Canada, Senate Debates, “Emergencies Bill”, 33rd Parl, 2nd Sess (17 May 1988)
By: Canada (Parliament)
Citation: Canada, Senate Debates, 33rd Parl, 2nd Sess, 1988 at 3403-3405.
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SECOND READING-DEBATE CONTINUED
On the Order:
Resuming the debate on the motion of the Honourable Senator Kelly, seconded by the Honourable Senator Bielish, for the second reading of the Bill C-77, An Act to authorize the taking of special temporary measures to ensure safety and security during national emergencies and to amend other Acts in consequence thereof.-(Honourable Senator Hicks).
Hon. Henry D. Hicks: Honourable senators, I apologize to Senator Kelly for having been unavoidably absent from this chamber on other Senate business when he moved his motion for second reading of this bill and spoke to it on April 28 and again on May 5 of this year. Senator Kelly gave a very full description of the bill and laid its rationale before this chamber in an excellent and expert manner.
I have read Senator Kelly’s speeches carefully. I have also read the bill carefully, both in the form in which it was passed in the other place and in the form of the bill when it was introduced in the other place on June 26, 1987. The first observation that one would make, of course, is that the some 50 amendments the other place accepted to the original bill have considerably improved it and made it, in my view, a much more acceptable piece of legislation than it would have been had it come to us unamended or as it was introduced into the other chamber in June 1987.
For example, amendments were made to subclause 12(2)- and similar amendments were made to other similar clauses which had the effect of changing the wording of the discretion of the Governor in Council. “If in the opinion of the Governor in Council” was changed throughout the bill, but first in clause 12(2) to “if the Governor in Council believes, on reasonable grounds”. That amendment puts the Governor in Council’s discretion on a sounder basis, and makes it easier for me, at least, to accept the wording.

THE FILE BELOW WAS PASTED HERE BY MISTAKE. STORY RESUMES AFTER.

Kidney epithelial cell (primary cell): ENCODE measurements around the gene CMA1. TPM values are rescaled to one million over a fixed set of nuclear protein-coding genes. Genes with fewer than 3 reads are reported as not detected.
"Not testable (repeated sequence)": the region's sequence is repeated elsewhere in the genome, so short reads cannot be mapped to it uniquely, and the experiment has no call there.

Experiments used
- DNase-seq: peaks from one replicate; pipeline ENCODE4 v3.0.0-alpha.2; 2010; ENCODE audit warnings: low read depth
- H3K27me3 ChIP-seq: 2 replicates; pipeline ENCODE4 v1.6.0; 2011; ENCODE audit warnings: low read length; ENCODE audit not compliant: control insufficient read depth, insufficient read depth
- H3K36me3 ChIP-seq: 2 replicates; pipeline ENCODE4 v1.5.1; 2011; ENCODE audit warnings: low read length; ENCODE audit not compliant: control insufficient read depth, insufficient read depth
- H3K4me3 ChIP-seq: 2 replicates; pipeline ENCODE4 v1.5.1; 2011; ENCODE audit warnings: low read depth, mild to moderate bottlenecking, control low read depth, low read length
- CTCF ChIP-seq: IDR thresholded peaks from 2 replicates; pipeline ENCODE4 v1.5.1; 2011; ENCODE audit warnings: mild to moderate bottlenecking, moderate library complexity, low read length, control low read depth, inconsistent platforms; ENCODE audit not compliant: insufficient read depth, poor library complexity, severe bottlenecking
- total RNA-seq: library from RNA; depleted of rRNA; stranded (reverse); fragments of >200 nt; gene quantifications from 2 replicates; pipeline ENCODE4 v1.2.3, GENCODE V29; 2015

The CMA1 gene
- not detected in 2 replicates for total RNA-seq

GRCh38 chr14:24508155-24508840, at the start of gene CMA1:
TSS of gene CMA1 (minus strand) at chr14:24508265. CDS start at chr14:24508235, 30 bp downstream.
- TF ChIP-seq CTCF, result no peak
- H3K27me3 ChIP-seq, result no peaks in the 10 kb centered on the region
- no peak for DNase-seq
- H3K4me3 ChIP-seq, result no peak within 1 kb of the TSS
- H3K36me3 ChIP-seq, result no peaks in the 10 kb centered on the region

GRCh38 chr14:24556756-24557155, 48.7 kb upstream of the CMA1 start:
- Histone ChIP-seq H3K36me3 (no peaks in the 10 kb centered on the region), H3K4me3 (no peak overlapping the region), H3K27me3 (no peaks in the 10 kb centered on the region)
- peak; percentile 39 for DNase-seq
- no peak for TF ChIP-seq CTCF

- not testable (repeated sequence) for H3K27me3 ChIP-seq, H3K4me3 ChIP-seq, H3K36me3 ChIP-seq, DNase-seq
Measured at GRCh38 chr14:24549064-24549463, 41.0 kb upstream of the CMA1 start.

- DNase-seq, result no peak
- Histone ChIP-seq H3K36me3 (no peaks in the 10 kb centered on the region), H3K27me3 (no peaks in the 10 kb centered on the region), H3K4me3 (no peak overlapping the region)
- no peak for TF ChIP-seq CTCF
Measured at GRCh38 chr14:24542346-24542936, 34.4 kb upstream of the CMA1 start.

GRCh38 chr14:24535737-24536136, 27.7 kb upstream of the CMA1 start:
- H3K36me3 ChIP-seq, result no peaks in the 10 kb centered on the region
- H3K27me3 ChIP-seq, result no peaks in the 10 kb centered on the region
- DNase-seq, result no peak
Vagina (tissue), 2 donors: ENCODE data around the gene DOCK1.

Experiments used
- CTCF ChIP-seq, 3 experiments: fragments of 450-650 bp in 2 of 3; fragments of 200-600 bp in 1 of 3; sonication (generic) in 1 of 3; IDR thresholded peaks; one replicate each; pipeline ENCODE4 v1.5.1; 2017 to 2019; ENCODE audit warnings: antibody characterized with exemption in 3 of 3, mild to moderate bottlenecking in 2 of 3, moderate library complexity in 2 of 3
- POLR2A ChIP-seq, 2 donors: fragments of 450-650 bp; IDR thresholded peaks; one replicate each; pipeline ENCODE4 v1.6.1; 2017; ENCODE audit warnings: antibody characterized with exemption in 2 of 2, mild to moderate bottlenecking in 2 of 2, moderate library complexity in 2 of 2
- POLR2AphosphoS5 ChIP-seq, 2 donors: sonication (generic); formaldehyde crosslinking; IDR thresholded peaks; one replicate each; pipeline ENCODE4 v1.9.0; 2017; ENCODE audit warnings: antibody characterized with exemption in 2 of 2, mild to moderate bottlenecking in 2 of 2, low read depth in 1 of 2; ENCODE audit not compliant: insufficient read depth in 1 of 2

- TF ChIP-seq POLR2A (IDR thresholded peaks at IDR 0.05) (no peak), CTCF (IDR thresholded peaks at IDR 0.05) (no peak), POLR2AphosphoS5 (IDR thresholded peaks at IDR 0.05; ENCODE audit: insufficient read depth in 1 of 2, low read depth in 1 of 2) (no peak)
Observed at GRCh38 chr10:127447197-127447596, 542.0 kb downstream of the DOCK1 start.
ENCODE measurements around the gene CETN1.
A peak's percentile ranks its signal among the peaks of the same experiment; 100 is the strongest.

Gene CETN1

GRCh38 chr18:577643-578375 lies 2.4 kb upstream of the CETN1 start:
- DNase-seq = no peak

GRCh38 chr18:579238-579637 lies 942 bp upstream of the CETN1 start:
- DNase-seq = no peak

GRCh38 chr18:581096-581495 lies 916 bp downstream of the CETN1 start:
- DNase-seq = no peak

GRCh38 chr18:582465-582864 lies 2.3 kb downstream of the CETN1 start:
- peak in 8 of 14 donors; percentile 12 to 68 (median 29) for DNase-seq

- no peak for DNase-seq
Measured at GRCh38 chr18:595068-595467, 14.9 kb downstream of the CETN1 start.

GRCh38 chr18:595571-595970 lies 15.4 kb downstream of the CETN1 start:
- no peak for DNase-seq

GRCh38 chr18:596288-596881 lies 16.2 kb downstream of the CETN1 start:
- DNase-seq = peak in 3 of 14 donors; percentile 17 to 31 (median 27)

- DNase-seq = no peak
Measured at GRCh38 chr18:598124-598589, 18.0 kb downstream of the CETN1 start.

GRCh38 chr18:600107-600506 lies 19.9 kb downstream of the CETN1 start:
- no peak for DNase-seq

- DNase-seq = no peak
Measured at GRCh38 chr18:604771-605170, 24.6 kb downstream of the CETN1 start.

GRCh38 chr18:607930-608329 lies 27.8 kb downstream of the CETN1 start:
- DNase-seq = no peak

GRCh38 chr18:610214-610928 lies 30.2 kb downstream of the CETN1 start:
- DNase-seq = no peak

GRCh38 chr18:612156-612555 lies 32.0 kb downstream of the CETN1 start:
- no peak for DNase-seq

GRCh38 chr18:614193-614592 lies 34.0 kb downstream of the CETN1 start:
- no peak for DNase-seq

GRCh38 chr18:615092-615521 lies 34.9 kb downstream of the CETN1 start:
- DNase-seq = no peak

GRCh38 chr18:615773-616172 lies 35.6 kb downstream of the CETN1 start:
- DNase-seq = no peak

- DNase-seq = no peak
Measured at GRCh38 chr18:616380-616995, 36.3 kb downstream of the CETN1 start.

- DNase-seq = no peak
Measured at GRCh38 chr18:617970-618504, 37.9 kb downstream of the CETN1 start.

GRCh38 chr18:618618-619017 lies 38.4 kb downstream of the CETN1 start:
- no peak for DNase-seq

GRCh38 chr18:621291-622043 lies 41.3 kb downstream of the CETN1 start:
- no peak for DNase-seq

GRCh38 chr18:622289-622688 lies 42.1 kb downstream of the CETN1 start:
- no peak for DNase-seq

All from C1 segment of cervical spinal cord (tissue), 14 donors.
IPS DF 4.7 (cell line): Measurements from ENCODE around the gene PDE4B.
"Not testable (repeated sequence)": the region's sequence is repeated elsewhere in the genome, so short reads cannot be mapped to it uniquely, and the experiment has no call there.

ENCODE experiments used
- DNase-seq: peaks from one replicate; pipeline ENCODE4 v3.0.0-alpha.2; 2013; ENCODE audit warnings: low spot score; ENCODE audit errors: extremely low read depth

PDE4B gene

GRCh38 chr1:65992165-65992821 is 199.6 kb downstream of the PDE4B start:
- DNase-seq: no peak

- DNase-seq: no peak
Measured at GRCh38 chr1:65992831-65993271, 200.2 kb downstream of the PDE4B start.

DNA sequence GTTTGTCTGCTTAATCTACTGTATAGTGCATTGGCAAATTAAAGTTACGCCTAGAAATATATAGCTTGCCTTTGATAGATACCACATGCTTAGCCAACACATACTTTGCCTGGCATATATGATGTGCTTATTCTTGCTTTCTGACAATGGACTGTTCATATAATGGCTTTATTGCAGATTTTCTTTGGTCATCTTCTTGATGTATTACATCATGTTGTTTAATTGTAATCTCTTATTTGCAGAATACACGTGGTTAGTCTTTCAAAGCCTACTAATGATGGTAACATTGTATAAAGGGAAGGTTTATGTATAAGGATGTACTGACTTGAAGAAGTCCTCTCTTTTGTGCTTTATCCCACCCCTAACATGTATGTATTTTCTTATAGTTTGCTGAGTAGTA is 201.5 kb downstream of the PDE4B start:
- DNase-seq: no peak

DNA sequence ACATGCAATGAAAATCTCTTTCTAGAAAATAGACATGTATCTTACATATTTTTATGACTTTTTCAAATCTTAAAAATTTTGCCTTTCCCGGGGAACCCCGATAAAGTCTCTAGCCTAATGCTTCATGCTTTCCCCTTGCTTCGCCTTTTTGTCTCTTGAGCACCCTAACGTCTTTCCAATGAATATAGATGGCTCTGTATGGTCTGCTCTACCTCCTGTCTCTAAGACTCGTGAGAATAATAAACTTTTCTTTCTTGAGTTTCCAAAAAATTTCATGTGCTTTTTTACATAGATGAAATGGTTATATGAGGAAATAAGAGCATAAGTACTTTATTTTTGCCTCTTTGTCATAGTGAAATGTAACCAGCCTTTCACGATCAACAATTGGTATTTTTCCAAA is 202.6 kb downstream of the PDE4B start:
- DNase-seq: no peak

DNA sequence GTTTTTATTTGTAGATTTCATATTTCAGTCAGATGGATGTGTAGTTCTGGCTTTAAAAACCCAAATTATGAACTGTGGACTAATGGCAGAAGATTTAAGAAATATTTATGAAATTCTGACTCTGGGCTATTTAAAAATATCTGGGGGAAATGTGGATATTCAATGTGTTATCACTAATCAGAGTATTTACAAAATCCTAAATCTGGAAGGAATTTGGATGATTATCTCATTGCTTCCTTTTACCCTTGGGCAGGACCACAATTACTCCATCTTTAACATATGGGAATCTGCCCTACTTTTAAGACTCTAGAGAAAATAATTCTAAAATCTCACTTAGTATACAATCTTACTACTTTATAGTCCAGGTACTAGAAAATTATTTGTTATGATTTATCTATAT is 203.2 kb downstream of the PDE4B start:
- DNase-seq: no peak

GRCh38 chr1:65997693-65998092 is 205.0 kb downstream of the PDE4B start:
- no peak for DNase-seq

Also, I can accept the amendments with regard to the penalties imposed throughout the bill. As honourable senators know, the bill deals with four kinds of emergency. The first four parts of the bill deal with these four emergencies almost as a separate and self-sustaining piece of legislation. For example, let us look at paragraph 8(1)(j), which has to do with emergencies relating to public welfare. The other emergencies are public order, penultimately, international emergencies and, finally, war emergencies. Originally the penalty was set at a maximum of $5,000 with regard to these emergencies. The pertinent clauses have been changed to $500 for a summary conviction and $5,000 on indictment. I think these amendments improve the bill.
Part V of the bill deals with compensation. The compensation provided for in this bill is much better than, if it existed at all, that under the previous War Measures Act, and it has been further improved by the amendments to the bill. Finally, Part VI of the bill deals with parliamentary supervision. The bill as it was in its original form has been substantially improved in this area. Even so, they have not dealt with the situation which might arise if any of these categories of emergency were declared when Parliament was not sitting or if Parliament happened to be dissolved at the critical moment when an emergency was declared. This is something that the committee of this house to which the bill, I presume, will be referred should inquire into as witnesses and the minister appear before it.